For years, people have been told that the key to success is a college education. While policymakers, media, and parents continue to push students to attend college, the cost of attending college is increasing and students are borrowing money more than ever (Oreopoulos). In addition, students today take longer to finish college than in past decades which complicates the decision of whether to attend college. Students are left wondering whether the benefits of a college education balance the sacrifices that students make in time and money (23). For most people, college is definitely a worthwhile investment. Studies have shown that college graduates “make more money, feel better about themselves, vote more often and have other advantages” over people with only a high school diploma (Smydo). Earning a college degree opens up opportunities in life and prepares you for your career and adult life.
The college experience allows students to build professional relationships and networks that can benefit them throughout their career. These connections can provide recommendations for employment, receiving promotions, consideration for a higher salary and even certain benefits. Jobs requiring higher education tend to provide more benefits such as “health care, retirement investment, travel, and other perks” (Loveless). College helps you become a more professional individual, it “trains you to think analytically, understand complex subjects and communicate your own critical ideas about them” (Loveless). It is no secret that people with higher education earn more money. A report from the Labor Department of the Economic Policy Institute says people with “four-year degrees made 93 percent more an hour on average in 2013 than people without a degree” (33). Although the amount of money earned depends on the field of work, the pay for people with a four-year college degree has increased compared to that of those with no college credit. Students who major in STEM fields, science, technology, engineering, and math, have the highest income and have more job stability. Data shows that college graduates begin with a higher annual income and have more rapid growth in earnings than people of that age with only a high school degree. This information tells us that “the value of a college education rises over a worker’s life” (50).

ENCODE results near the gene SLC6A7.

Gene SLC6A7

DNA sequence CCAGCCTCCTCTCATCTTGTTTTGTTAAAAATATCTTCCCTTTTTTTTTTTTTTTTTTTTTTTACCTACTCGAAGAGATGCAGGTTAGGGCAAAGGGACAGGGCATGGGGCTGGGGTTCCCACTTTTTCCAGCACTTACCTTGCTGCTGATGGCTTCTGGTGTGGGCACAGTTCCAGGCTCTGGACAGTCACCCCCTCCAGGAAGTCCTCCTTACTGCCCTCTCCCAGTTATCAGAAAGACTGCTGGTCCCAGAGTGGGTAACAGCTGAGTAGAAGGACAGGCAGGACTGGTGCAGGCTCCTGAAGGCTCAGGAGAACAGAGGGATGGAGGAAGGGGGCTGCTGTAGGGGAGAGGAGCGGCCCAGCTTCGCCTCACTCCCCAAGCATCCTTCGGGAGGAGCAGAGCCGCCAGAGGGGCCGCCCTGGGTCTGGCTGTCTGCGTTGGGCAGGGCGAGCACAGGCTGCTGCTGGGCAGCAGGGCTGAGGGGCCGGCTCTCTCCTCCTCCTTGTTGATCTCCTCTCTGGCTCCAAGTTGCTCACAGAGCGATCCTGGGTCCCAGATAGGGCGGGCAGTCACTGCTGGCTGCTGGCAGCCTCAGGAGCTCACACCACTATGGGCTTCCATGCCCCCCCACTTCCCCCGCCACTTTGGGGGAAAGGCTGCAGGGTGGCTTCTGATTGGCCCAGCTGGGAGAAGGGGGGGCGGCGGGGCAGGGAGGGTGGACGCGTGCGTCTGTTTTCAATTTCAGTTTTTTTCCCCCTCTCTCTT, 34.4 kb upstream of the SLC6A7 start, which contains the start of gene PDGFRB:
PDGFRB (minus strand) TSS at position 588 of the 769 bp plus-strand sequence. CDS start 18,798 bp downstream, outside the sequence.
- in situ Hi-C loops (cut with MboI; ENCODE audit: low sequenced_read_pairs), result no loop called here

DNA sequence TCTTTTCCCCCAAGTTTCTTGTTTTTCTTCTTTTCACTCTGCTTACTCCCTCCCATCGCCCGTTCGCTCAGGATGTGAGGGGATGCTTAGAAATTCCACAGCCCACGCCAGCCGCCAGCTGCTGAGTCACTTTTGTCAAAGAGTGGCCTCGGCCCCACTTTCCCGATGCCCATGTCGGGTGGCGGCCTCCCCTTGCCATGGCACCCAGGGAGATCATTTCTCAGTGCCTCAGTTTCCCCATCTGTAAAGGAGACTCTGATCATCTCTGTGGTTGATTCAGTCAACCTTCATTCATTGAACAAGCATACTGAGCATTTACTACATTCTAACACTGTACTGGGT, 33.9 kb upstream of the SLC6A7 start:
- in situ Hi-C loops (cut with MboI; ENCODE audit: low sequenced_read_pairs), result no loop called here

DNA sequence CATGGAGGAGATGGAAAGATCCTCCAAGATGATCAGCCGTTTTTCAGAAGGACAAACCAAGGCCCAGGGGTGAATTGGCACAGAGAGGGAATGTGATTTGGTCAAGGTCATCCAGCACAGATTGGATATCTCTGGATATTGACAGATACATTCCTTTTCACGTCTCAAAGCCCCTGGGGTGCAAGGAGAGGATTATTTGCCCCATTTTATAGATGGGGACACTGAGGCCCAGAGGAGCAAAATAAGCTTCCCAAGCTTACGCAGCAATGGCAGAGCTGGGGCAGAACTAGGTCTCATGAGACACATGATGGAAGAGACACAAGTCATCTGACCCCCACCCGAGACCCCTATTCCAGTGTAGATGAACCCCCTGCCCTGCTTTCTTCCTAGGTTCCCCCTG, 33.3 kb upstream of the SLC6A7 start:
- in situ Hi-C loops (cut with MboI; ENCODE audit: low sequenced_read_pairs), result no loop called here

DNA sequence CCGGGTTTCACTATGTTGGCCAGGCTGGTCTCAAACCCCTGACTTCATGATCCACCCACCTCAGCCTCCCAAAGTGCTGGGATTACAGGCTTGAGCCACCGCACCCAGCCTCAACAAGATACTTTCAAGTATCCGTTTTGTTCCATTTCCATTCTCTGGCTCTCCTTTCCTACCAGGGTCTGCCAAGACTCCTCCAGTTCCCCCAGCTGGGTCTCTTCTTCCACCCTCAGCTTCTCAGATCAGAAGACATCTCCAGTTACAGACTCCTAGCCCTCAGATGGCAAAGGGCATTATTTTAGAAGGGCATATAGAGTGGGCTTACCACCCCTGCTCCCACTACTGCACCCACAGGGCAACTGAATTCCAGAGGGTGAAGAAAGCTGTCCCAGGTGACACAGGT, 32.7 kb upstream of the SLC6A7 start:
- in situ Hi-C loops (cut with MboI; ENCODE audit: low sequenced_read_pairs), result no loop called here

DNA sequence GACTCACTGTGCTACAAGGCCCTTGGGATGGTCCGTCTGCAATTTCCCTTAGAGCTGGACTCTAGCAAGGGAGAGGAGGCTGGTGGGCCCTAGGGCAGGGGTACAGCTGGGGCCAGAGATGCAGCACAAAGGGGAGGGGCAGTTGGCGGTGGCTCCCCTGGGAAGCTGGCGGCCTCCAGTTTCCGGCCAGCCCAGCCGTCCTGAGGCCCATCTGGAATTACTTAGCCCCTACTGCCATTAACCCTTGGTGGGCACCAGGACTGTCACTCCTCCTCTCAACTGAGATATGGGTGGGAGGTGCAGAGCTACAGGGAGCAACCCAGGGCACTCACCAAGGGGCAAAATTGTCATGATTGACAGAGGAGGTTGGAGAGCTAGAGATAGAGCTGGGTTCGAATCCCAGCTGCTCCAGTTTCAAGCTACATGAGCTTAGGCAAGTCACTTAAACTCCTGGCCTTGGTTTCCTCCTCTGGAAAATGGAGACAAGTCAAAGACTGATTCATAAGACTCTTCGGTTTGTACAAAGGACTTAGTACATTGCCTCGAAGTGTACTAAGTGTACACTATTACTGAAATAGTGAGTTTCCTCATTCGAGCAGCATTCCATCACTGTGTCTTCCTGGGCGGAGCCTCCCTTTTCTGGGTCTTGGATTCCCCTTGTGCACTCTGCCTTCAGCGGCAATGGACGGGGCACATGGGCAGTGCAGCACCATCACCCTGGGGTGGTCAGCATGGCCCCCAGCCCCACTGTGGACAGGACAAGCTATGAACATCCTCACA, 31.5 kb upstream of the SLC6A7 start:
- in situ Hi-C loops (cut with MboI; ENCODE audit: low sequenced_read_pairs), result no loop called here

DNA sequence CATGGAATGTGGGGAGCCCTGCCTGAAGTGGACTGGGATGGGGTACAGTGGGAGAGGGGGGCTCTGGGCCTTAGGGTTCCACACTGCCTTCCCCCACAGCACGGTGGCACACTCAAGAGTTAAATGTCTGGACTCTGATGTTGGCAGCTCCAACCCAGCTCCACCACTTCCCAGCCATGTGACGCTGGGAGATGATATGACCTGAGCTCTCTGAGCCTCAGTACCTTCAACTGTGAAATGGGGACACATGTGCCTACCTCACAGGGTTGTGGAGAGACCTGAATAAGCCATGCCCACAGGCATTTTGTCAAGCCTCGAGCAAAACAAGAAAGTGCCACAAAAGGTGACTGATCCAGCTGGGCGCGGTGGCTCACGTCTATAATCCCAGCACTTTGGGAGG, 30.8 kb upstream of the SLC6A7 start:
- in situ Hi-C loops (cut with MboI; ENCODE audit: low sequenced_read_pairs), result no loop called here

The benefits of a college education are not just for graduates of elite colleges, who usually go on to earn graduate degrees. A study from the U.S. Census Bureau and the Bureau of Labor Statistics says that people with a bachelor’s degree earn about $1.2 million more than a person without a degree. Someone with an associate’s degree can earn about $325,000 more than a person with only high school education. After factoring in the cost of college, those with a bachelor’s or associate’s degrees also earn more over their lifetime. Another benefit of attending college is better chances of employment and job stability. According to the Bureau of Labor Statistics data, high school graduates experience “unemployment rates about twice as high” compared to college graduates (51). During recessions, workers with lower levels of education are more vulnerable to layoffs and easier to replace. College life itself offers a wide variety of experiences for students. Students are able to participate in activities, spend time with others of their age, and satisfy their intellectual curiosity.
Evidence shows that college graduates hold jobs that give “a greater sense of accomplishment, more independence, and opportunities for creativity, and more social interactions” than jobs available to high school graduates (Oreopoulos). Controlled studies have found that people with a year or more of education are less likely to be divorced, have teenage births, suffer mental ailments, or have children be retained a grade level. Although measuring the credibility of these benefits is even tougher than measuring economic rewards from college, it is necessary to acknowledge the potential for college to have an effect on a good array of outcomes over one’s lifetime, not simply through earnings (Oreopoulos). A major concern when deciding whether a college education is a worthwhile investment is the rising costs of tuition. Parents and students are concerned whether the high cost of college will pay off. On average, 2015 graduates with student-loan debt owed over $35,000. Student loan debt was higher than credit card debt in 2010. But a paper in the Journal Science by Mr. Autor says “the true cost of a college degree is about negative $500,000” (43).
Mr. Autor calculated the cost of tuition and fees and then subtracted the difference of the lifetime earnings between college and high school graduates. A college graduate paying annual tuition of about $20,000 can recoup the costs of college education by age 40. After that, the difference between earnings continues such that “the average college graduate earns over $800,000 more than the average high school graduate by retirement age” (Daly). Although there are many stories of people who did not go to college and still achieved financial success, for most people the path to higher future earnings requires a four-year college degree. The average college graduate can recover the costs of attending college in less than 20 years (Daly). Whichever educational path students choose to pursue, one thing is clear, they must be better prepared to face an increasingly competitive job market and turn their college education into a winning position.
A professional writer will make a clear, mistake-free paper for you!Get help with your assigment
Please check your inbox
I'm Chatbot Amy :)
I can help you save hours on your homework. Let's start by finding a writer.Find Writer